The Alzheimer's Diet! Interview & Giveaway & Mini-Review

 

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 Image swiped from Amazon 'cause I forgot (!) to ask for one.

Alzheimer's is one of those tragic diseases many of us don't like to think about, despite how common it is.  I know very few people whose lives haven't been touched by it in some way.

And no lifestyle intervention can guarantee a healthy brain in old age. Let's hope for a cure, pronto.

Hurry Up, 'K? Thanks!


But in the meantime, there is a lot that clever scientists have discovered about stuff that you can do to make contracting Alzheimer's less likely.

Is it worth making a few changes now, perhaps decades ahead of Possible Trouble, in order to lessen your risk?  Admittedly, it's not as sexy a goal as having six-pack abs or buns of steel. So I worry that books like this The Alzheimer's Diet: A Step-by-Step Nutritional Approach for Memory Loss Prevention and Treatment may have an uphill battle in the Diet Marketing Wars.  But it would be great if resources like this found an audience. Plus, many of these suggestions are targeted at memory boosting now, even ahead of dire diseases.

So stick around, we have an interview with the two very thoughtful authors, plus 4 copies of The Alzheimer's Diet to give away.  Note:  one copy I'm going to reserve for Canadians, even if it means confronting my laziness and shipping it myself. And another copy is specifically set aside for Cranketeers who've been participating in the monthly Goal Support Group post,  aka ¡Toma! (And there's a fresh one coming soon!)

We've got a lot to cover, so I'll keep my impressions extremely brief:

Mini-Review: Why You Might Want To Read This Book

Encouragement: After reading this book, I feel like the good news is that many health-nut Cranky Fitness readers may be doing a lot of this stuff already, and so reading it may reinforce those healthy  behaviors.

Information:  The Alzheimer's Diet does a good job of rounding up prevention as well as treatment information, including several new twists that many of us may not be aware of.

Pragmatics and Structure:  For those folks who like to have a formal plan and guidelines as opposed to a vague sense that Broccoli is Probably Good and Cheetos are Probably Not, there are lots of practical tips and resources.

Some Highlights:

Here's the part where I crib directly from promotional mailings because paraphrasing is too damn much work I'd like to make sure I'm accurate and don't misstate anything:

So here are some of the authors' "memory-boosting dietary recommendations, based on the latest scientific research and the author's clinical experience treating patients with AD and MCI."

1. Fast 12 hours at night.

If you take advantage of "early bird specials,"--having supper at the diner between 4 and 6 p.m.--you've unwittingly stumbled upon a brain health secret: the 12-hour nightly fast. If you routinely wake up at 6 a.m., try to eat your last meal by 6 p.m. the night before. There is scientific evidence that substances called ketone bodies, which are produced when there are no carbohydrates to burn for fuel, may have a protective effect on brain cells. This means no late-night snacking between dinner and breakfast.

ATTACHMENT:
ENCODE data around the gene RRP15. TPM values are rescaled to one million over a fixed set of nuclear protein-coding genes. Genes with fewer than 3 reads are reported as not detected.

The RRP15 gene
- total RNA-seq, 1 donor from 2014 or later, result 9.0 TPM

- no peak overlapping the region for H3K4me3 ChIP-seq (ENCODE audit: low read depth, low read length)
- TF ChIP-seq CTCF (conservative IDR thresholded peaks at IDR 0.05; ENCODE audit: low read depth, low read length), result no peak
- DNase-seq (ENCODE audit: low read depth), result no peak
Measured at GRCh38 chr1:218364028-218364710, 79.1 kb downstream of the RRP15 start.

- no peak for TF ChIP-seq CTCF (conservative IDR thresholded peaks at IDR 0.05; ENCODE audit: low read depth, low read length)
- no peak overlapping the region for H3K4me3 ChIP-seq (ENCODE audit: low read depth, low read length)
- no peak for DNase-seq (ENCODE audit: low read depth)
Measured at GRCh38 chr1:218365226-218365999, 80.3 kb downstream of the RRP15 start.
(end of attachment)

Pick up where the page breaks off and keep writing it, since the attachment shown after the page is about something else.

2. Proportion your fat-carb-protein intake.

Every day, make sure you aim for 25% of your total calories from brain-healthy good fat, which includes olive oil, avocados, certain nuts, natural peanut butter, certain seeds, and certain fish. Limit your intake of bad fats (most fast foods, anything hydrogenated, dried coconut, butter, animal fats, milk chocolate and white chocolate, and cheese). Consume 30-45% of your daily calories from complex carbohydrates (fruits, vegetables and whole foods that are low on the glycemic index), and wean yourself off high glycemic carbs (sugars, high-fructose corn syrup, processed cereals and grains, anything baked, whole milk and cream, ice cream and sorbet, crackers, salty snacks such as chips and pretzels, and anything made with white flour). Finally, get the other 25-35% of your calories from high-quality lean protein.

3. Boost your brain nutrients.

Omega-3 fatty acids (DHA and EPA) are essential for memory function and brain health. Most of us don't get enough from dietary sources (such as fish), so consider high-quality, pure fish oil supplements that contain a minimum of 250 mg of DHA in each capsule, and aim for 1,000-1,500 mg of DHA daily if approved by the treating physician. Antioxidant-rich foods are also great for mental function. Some of the best are berries, kale, 100% pure unsweetened cocoa powder, mushrooms, onions, beans, seeds, sardines, herring, trout, and Alaskan wild salmon. Finally, ensure adequate intake of folic acid, B6, B12, and vitamin D in particular. If you're not eating vitamin-rich foods on a regular basis, it's good to supplement as needed in pill or liquid form.